TRIBILS students organize fest to promote Pali Language among Youngsters

The festival 'Vishwa Pali Gaurav Diwas' is celebrated in the honour of Anagarika Dharmapala whose birth anniversary, which was on September 17

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Alphabet in Pali. Wikimedia
  • Researchers and students of Pali celebrated the ‘Vishwa Pali Gaurav Diwas’ in honour of the ancient language on September 17
  • TRIBILS had earlier created a world record by training over 2,500 students in the basics of Brahmi Lipi
  • The festival aims to inspire and encourage more youngsters and provide free training to those interested

NASHIK, Sept 22, 2016: The city-based Trirashmi Research institute of Buddhism and Indic Languages (TRIBILS) organised a fest in September to spread awareness and encourage youngsters to read the ‘Pali’ language.

The festival ‘Vishwa Pali Gaurav Diwas’ is celebrated in the honour of Anagarika Dharmapala whose birth anniversary, which was on September 17. He was a Sri Lankan Buddhist writer known for the revival of Buddhism in India after it was nearly extinct for several centuries, reported a news portal.

TRIBILS is associated with central government’s archaeology department and is involved in decoding and representing the stone edicts of the pre-historic era. Atul Bhosekar, TRIBILS President said to TOI that proper awareness and technical knowledge of the Pali language and scriptures will add many unknown chapters in the Indian history.

“According to central government’s department of archaeology, there are over 1.5 lakh stone edicts across the country. Of this, only 50,000 have been read and translated at the present. Many historic documents remain undiscovered because of lack of awareness. We are on a mission to decode these records, but we need more youngsters to learn Pali and join the movement,” Bosekar said to TOI.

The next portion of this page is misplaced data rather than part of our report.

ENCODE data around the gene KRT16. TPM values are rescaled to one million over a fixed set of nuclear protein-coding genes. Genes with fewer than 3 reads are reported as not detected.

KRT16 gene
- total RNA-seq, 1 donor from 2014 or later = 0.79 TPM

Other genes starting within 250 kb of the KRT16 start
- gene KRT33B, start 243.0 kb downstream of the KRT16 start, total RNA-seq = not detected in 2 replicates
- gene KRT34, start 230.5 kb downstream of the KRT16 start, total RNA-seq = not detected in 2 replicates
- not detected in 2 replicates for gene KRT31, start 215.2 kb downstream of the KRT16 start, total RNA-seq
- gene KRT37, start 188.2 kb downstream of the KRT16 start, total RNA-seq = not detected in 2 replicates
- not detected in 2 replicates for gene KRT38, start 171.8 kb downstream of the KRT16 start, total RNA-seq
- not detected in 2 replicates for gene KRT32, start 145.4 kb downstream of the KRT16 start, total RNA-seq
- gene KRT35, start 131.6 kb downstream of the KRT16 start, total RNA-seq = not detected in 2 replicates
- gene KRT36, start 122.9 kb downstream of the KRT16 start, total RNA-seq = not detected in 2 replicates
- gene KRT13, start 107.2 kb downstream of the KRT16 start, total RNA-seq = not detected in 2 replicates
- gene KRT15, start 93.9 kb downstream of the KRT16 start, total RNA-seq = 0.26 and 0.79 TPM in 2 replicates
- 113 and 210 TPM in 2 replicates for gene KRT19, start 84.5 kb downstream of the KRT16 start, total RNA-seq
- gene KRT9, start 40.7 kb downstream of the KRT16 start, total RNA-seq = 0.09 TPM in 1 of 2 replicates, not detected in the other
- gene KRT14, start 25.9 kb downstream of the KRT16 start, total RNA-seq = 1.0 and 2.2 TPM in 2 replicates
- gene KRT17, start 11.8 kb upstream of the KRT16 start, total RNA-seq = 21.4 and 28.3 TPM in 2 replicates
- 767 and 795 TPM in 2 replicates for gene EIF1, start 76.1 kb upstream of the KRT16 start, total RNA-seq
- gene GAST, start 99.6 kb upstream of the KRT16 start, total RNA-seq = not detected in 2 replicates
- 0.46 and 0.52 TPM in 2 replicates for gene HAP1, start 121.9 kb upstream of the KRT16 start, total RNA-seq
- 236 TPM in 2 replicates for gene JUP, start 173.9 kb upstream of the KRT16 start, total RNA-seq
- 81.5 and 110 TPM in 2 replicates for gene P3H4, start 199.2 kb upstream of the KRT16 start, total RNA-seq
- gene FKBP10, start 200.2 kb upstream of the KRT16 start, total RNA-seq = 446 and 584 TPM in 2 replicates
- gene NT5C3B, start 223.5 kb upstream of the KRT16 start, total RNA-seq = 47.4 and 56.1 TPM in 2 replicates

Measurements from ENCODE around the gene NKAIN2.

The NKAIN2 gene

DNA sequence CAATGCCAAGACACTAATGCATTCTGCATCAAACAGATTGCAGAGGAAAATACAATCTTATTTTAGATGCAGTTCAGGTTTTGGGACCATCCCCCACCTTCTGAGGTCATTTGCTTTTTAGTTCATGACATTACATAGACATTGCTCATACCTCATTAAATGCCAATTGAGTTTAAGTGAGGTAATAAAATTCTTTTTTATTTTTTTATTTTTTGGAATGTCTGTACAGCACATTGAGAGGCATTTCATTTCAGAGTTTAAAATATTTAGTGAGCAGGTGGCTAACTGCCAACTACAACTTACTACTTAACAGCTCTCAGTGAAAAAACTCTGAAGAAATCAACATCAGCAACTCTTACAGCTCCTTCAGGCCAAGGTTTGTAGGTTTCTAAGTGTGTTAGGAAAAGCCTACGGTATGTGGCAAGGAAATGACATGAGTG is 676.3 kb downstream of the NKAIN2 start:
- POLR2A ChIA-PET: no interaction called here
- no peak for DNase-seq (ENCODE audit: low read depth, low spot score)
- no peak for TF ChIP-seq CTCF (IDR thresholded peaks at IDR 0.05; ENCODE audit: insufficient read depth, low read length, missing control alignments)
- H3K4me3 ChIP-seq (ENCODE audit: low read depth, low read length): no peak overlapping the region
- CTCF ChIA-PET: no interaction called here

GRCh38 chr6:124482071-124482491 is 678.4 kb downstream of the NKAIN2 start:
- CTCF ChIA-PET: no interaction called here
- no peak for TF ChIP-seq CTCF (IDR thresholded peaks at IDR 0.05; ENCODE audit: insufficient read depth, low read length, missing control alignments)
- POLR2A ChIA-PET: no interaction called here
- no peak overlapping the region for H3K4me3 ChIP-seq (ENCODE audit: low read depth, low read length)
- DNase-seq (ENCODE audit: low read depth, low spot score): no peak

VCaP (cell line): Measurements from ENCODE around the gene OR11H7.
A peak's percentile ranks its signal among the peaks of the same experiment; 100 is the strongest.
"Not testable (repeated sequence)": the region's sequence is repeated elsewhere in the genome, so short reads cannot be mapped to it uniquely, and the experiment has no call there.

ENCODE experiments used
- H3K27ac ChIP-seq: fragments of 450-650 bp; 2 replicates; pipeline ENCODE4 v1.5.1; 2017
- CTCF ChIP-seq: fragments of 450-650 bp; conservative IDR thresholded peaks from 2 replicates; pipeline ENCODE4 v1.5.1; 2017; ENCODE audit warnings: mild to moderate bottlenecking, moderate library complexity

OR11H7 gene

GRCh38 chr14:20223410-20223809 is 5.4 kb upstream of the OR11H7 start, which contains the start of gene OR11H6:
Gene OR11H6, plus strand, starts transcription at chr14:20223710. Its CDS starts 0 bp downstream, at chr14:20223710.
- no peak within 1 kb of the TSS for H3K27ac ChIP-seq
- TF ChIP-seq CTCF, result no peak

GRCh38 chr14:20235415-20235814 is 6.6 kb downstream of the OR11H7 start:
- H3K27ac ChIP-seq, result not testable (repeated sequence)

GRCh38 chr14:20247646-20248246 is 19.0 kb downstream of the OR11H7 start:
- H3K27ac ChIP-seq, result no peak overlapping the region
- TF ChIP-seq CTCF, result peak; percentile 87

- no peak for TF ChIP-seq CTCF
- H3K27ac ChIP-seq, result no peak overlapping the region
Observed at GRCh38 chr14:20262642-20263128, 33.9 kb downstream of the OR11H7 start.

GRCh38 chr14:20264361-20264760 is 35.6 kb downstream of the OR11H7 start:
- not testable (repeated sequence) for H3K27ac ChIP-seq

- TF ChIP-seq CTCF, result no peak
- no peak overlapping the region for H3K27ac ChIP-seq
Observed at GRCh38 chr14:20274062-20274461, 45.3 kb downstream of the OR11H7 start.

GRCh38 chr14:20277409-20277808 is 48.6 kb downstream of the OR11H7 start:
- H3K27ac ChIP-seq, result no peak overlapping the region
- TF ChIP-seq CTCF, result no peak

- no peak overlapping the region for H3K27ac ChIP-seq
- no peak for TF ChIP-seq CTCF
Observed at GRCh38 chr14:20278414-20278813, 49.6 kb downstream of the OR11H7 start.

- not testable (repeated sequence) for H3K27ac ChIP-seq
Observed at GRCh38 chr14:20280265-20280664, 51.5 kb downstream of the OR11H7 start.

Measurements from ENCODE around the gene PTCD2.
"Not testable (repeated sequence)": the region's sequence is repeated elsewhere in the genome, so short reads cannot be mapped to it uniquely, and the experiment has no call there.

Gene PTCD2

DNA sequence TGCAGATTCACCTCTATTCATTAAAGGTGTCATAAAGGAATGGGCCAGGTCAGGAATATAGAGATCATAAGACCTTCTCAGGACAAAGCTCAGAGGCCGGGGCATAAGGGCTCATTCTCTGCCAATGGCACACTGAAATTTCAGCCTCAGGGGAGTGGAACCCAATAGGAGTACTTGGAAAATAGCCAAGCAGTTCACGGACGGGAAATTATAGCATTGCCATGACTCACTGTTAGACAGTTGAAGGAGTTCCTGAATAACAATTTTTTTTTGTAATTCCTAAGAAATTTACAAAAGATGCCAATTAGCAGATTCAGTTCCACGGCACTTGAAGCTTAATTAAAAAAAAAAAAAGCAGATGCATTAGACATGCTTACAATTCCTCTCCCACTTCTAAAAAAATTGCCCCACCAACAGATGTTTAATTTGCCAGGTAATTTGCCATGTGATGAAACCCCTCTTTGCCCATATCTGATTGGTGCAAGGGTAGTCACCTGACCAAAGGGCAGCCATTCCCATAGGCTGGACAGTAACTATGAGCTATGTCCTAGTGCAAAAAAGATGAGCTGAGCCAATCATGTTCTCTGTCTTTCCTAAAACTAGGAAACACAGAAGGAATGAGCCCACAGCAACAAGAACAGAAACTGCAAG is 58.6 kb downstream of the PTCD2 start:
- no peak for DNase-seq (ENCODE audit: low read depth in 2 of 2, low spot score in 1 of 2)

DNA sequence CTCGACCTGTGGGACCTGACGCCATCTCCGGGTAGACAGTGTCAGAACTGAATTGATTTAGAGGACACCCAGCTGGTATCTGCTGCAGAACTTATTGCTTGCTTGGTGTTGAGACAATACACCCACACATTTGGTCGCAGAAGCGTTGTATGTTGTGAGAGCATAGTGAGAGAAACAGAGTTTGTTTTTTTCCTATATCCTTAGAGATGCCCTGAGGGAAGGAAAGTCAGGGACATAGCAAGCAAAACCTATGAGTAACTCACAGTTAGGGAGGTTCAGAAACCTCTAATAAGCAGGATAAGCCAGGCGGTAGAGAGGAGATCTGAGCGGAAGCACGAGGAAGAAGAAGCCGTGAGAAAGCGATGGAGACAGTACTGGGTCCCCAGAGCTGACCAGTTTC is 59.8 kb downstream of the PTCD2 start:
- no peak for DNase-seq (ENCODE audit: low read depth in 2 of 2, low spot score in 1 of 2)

He added, Nashik and its neighbouring areas have an ample number of stone edicts dating back to the reign of Ashoka. Earlier, Bhosekar’s students had presented a simplified form of the emperor’s declarations to Thailand’s princess Bajrakitiyabha Mahidol. The relics were discovered in Girnar in Gujarat.

Bajrakitiyabha Mahidol. Wikimedia
Bajrakitiyabha Mahidol. Wikimedia

“After this project, we had taken it on as a mission to decode all 14 rock edicts available in the Girnar area. But, this is just a fraction of a large number of stone edicts available in India. We need more youngsters to join in and learn Pali to bring reveal new chapters of history,” he said.

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According to TOI, TRIBILS had earlier created a world record by training over 2,500 students in the basics of Brahmi Lipi. Apart from this, 250 students are completing graduate and postgraduate education in Pali through the organisation.

In all, 15 students have completed their masters, while 8 have completed MPhil in this language.”The Pali Gaurav Diwas is to remember that the study of this language has great potential. Pali will tell us about India’s real history,” Bhosekar said.

TRIBILS celebrated the Pali Gaurav Diwas with a demonstration of Pali research at B D Bhalekar School on September 18 to inspire and encourage more youngsters to learn this language and provide free coaching to those interested.

– prepared by Anubhuti Gupta of Newsgram. Twitter: @anuB_11

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